One cup of cooked spinach contains approximately 943 mcg of vitamin A, which is equivalent to 105% of the recommended daily intake for adults.
7. Red Pepper
Red pepper, also known as “Tatashe” in Nigeria, is a common ingredient used in Nigerian cuisine. It is a type of sweet pepper that is larger and less spicy than chili peppers.
It is rich in nutrients, including vitamin A, which is essential for maintaining healthy vision, immune system function, and skin health.
Red pepper is a great source of vitamin A, with just one pepper containing 257 mcg of vitamin A or 29% of the DV.
Eggs are widely consumed in Nigeria.
One large boiled egg typically contains around 75-80 micrograms of vitamin A, which is approximately 8-9% of the recommended daily intake for adults.
However, some eggs from chickens that have been raised on a diet high in vitamin A, such as those that are fed with fortified feed or allowed to graze on green grass, may contain higher levels of vitamin A.
9. Green Beans
Green beans, also known as string beans, are a nutritious food that can be found in Nigeria.
Green beans also have around 15% of your recommended daily intake of vitamin A, as 100 grams of green beans contain 108 mcg of vitamin A.
Animal liver are a great source of vitamin A because, like humans, animals store vitamin A in their livers. These are not only nutritious and make delicious dishes whether you want to eat them barbecued or add them to a sauce or soup.
100 grams of beef liver contains 7,730 mcg of retinol or 859% of the DV of vitamin A.
This is another rich source of vitamin A found in abundance throughout the country. 3/4 cup of mango provides 8% of your daily Vitamin A, which provides excellent eye benefits.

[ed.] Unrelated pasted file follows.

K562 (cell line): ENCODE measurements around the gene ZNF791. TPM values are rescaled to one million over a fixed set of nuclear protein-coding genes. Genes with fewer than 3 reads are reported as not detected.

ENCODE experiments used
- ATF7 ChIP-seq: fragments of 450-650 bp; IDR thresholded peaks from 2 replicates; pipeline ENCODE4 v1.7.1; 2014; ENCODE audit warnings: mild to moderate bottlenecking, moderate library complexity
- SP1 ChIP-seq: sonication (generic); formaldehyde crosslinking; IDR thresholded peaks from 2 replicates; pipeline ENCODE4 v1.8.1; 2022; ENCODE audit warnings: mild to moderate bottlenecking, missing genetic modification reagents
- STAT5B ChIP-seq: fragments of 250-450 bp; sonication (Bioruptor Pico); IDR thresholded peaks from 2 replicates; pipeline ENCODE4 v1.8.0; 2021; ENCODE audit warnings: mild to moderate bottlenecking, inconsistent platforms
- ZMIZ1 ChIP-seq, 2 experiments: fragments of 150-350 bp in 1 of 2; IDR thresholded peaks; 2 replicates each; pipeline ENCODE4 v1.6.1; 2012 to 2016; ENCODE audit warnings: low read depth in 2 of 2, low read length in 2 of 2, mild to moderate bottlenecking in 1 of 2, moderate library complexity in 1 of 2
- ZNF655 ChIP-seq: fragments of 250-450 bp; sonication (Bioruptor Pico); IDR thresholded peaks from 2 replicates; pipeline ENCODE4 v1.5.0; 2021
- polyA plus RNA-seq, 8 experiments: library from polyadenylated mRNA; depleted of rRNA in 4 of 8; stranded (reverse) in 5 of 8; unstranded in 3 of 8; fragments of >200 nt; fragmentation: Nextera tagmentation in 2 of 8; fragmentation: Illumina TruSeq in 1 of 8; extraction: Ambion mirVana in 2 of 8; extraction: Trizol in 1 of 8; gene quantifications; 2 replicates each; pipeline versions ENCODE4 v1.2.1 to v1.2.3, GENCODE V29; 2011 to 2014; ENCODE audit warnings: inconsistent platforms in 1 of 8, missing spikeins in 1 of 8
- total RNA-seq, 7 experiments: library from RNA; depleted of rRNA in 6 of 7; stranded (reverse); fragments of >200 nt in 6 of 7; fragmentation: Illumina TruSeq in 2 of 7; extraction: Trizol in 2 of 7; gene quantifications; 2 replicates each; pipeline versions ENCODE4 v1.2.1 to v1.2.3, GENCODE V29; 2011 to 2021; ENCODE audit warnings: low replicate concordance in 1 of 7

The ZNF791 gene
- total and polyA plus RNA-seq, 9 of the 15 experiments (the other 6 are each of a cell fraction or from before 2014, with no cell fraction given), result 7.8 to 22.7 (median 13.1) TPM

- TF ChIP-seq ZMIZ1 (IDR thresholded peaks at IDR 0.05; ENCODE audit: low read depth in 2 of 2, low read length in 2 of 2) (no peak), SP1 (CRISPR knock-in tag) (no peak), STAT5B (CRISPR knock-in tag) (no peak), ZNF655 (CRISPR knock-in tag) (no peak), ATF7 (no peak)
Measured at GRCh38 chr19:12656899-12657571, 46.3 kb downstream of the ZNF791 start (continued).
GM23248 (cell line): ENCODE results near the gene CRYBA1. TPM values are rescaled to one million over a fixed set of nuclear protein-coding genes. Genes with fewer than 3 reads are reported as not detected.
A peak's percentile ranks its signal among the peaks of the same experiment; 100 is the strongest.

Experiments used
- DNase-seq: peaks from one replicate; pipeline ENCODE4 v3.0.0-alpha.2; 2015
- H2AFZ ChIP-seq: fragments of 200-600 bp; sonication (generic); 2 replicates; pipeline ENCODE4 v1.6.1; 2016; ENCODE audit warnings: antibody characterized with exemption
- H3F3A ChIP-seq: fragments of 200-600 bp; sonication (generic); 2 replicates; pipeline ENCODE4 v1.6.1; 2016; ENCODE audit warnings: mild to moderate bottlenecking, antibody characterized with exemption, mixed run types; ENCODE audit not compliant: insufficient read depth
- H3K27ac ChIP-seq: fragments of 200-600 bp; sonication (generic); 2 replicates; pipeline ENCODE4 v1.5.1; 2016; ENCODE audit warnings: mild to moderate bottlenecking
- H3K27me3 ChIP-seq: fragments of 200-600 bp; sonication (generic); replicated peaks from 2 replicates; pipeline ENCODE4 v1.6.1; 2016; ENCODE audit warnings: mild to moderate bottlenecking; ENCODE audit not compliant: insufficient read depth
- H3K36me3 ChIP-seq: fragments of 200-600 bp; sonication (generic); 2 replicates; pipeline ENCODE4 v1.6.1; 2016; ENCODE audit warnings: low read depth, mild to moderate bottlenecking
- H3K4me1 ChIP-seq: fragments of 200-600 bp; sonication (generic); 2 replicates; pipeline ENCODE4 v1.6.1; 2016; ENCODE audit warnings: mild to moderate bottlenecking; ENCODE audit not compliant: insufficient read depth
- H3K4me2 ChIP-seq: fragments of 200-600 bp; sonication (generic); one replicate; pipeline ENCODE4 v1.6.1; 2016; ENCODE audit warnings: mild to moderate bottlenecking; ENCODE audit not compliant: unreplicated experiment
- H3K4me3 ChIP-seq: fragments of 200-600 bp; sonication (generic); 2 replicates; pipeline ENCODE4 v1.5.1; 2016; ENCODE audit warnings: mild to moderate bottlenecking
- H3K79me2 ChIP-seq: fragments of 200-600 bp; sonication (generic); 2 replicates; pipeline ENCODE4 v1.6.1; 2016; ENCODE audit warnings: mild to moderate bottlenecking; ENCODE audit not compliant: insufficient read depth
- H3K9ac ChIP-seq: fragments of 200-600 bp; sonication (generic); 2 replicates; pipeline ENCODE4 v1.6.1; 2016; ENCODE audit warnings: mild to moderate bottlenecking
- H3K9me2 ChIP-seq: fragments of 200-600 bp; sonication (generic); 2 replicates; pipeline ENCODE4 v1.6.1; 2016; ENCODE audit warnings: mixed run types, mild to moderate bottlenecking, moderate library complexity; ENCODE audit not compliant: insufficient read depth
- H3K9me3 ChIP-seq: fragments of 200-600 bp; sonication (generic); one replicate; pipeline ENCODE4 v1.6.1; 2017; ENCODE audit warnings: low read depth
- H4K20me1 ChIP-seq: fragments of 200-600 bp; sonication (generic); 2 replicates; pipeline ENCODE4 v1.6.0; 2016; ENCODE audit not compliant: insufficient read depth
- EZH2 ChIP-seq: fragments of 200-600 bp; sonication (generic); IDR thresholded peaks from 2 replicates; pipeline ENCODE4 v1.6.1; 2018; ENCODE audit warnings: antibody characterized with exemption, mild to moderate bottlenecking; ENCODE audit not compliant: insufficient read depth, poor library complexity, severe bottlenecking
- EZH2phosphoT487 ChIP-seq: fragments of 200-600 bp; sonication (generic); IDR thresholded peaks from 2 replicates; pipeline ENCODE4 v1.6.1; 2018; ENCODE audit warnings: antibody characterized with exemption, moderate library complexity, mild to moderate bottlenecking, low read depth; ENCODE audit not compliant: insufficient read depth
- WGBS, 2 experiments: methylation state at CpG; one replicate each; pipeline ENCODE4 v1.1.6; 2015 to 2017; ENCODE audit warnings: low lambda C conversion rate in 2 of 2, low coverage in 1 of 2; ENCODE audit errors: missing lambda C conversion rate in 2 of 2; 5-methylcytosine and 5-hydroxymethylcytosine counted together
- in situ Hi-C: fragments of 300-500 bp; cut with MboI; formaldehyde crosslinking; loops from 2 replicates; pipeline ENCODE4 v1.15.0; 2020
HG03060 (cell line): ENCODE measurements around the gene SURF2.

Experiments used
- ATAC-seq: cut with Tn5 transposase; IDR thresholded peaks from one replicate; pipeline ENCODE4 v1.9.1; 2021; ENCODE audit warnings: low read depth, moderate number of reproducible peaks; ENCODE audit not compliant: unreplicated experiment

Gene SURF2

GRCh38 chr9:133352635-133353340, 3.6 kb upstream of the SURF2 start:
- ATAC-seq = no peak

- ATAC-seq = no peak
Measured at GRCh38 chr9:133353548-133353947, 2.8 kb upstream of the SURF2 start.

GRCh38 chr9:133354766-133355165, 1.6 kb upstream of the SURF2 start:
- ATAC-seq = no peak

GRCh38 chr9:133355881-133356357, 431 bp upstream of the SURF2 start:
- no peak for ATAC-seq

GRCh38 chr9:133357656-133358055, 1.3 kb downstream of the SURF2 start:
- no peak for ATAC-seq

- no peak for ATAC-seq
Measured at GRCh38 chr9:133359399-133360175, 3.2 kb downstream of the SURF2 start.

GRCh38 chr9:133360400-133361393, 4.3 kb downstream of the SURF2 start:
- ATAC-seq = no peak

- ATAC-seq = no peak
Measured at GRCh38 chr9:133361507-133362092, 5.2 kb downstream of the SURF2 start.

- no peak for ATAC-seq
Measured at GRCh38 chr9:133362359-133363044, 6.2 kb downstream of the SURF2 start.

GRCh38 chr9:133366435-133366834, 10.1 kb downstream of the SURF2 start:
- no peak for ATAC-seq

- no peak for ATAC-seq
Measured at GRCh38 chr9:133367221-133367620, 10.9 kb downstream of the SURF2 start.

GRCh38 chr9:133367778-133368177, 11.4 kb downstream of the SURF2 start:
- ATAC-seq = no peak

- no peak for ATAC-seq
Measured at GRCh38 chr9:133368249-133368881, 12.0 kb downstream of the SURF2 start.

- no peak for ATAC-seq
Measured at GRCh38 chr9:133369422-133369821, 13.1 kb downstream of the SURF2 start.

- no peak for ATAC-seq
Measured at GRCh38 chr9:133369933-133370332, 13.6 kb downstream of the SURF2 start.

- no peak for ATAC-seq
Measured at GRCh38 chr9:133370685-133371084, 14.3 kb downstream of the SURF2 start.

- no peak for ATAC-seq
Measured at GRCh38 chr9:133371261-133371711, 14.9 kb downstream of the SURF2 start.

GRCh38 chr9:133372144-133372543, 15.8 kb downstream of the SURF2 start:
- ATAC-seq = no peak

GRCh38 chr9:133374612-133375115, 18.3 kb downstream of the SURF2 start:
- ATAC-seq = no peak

It comes in various species, but each one is delicious. It doesn’t matter what specie it is. Mangoes can be eaten raw, blended alone to make delicious mango smoothies and juices, or combined with other fruits if you like, and they can also be diced with other fruits as part of a fruit salad.
Plantains are a staple food in Nigerian cuisine and are used in various ways.
They are often cooked and eaten as a side dish or used as an ingredient in stews and soups. They are also sometimes mashed or fried to make snacks like plantain chips or are commonly used to make a dish called “dodo,” which is fried plantain slices.
Plantains are a good source of vitamin A, with 1 cup of plantains containing 63 mcg of vitamin A or 7% of the DV.
Unlike water-soluble vitamins like vitamin C, vitamin A is relatively stable when heated, just don’t cook the food too long. The vitamin is essential for proper growth and development and for repairing and maintaining body tissue.
It is, however, essential to be cautious about the intake of vitamin A, as a deficiency of the vitamin can also be as deadly as an overdose. We are advised to eat a balanced diet, which means paying attention to other vital nutrients as well; this will ensure the body is working correctly, and it improves the quality of life.
There are many Nigerian foods that are rich in vitamin A and can help to improve overall health and prevent vitamin A deficiency. Eating a variety of these foods can help to ensure that you are getting enough vitamin A in your diet, and can also provide a host of other important nutrients and antioxidants that support overall health.